Keysource and PGS beat off stiff competition at the UK IT Industry Awards to win ‘Environmental Project of the Year’ on Thursday 12th November.
PGS and Keysource’s entry – ‘Europe’s most efficient data centre’ – detailed PGS new data centre build which has significantly reduced the facility’s carbon footprint whilst achieving a 45% saving in energy costs. The installed Keysource Ecofris solution has produced a 15.8 million kWh reduction in annual power consumption and a 6.8 million kg reduction in annual CO2 emissions (at full deployment) with an annualised PUE figure sub 1.2.
The BCS IT Industry Awards and Computing Awards for Excellence created a platform for the entire IT profession to showcase and celebrate best practice, innovation and excellence. Keysource Ecofris solution is currently being rolled out in 3 other UK facilities and is scalable for IT loads above 100kW.
Petroleum Geo-Services (PGS) and Keysource have been named as finalists in the BCS & Computing UK IT Industry Awards. The companies entered the Environmental Project of the Year category, detailing PGS’ recently built efficient data centre, which has used innovative thinking to make an improvement to lowering the environmental impact of the company.
Robin Booth, Publishing Director of Computing comments: “The Awards are a showcase for the very best in the UK IT industry and those who have been announced as finalists can be very proud of their outstanding achievement. The next stage of judging is going to be very difficult. The variety of entrants emphasises not only the value of IT today, but also the way which it touches so many areas of life.”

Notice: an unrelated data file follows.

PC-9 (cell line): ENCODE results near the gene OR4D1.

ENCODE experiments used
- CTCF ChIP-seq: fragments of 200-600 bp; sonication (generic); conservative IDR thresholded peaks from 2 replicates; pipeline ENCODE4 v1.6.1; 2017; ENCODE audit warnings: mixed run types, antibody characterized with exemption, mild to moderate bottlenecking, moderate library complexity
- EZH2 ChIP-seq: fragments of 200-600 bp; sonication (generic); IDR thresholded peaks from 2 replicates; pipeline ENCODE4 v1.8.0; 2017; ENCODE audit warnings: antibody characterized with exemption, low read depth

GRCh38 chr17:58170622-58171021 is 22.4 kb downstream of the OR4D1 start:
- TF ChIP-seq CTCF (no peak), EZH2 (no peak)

The winners will be announced on 12th November.
Keysource have been shortlisted for the Installation of the year – Industrial and commercial category of the RAC Cooling Industry Awards 2009.
Keysource’s entry detailed its creation of one of the most energy efficient data centres in Europe as a result of a complete rethink of the concept of data centre cooling.
The project entered into the awards represents a very attractive easy win for many organisations when it comes to linking operational cost savings, energy reduction and huge reductions in carbon footprint. The project was a pioneering installation and no-one has tried this approach before in the data centre and many did not believe it could work. It demonstrates that ‘green procurement’ can work and it shows that environmental aims need not be in any way incompatible with business objectives.